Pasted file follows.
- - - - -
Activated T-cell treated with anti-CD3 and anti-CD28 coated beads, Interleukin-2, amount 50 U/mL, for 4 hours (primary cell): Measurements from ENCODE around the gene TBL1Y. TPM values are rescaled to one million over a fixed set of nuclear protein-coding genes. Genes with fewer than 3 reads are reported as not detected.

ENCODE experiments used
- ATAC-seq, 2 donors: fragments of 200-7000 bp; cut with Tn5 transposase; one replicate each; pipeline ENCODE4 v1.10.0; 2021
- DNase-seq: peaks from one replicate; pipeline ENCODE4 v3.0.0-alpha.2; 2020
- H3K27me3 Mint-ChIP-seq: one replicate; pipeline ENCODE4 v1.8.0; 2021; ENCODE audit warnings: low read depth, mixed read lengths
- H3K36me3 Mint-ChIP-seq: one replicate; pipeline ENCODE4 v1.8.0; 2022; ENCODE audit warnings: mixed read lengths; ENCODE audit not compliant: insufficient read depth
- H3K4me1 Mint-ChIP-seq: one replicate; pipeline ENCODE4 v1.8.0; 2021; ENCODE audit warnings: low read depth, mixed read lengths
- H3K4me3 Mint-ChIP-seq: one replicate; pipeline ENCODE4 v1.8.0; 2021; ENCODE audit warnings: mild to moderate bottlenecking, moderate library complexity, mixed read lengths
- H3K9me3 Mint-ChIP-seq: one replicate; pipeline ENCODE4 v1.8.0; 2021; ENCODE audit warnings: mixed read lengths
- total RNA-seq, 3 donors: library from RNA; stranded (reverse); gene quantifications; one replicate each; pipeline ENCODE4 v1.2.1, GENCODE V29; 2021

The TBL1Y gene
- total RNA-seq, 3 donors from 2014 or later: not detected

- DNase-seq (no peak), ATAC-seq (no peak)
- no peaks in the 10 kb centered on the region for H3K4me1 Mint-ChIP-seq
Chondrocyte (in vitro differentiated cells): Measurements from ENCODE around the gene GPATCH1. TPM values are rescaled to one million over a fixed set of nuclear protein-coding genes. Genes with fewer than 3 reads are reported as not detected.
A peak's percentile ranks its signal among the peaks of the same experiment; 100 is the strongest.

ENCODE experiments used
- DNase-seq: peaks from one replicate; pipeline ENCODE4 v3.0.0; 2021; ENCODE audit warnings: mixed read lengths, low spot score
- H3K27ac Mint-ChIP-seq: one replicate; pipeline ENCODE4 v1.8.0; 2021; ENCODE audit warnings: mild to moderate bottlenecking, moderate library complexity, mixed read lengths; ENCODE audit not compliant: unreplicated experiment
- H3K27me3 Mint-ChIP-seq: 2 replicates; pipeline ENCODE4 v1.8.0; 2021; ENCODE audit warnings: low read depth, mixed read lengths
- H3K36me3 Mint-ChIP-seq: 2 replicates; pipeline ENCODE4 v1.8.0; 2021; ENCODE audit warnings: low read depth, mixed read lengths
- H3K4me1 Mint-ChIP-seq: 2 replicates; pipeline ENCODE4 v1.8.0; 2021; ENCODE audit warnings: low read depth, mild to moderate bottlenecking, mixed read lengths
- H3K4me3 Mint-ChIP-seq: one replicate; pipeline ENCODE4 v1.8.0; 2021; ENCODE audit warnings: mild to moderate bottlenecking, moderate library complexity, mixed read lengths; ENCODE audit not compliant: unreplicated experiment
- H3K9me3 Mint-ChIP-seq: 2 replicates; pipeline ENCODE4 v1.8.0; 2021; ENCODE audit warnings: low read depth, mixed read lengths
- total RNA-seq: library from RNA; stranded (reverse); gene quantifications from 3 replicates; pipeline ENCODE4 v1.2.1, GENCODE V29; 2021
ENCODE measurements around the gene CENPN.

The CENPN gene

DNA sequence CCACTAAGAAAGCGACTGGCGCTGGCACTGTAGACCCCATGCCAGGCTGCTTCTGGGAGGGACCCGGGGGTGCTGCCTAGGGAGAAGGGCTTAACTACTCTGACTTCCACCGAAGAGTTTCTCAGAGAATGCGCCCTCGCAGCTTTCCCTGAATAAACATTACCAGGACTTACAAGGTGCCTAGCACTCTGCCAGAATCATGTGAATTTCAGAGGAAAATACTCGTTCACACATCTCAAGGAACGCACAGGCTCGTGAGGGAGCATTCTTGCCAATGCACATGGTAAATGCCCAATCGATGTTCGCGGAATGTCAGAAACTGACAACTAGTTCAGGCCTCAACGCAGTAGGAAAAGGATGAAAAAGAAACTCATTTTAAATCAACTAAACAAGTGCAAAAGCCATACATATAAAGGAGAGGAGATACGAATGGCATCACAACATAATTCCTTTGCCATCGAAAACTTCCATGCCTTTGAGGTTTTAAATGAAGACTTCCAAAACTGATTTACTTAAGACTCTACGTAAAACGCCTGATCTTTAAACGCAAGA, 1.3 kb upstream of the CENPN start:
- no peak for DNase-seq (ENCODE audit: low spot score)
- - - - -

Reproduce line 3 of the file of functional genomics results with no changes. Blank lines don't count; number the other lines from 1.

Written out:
- ATAC-seq, 2 donors: fragments of 200-7000 bp; cut with Tn5 transposase; one replicate each; pipeline ENCODE4 v1.10.0; 2021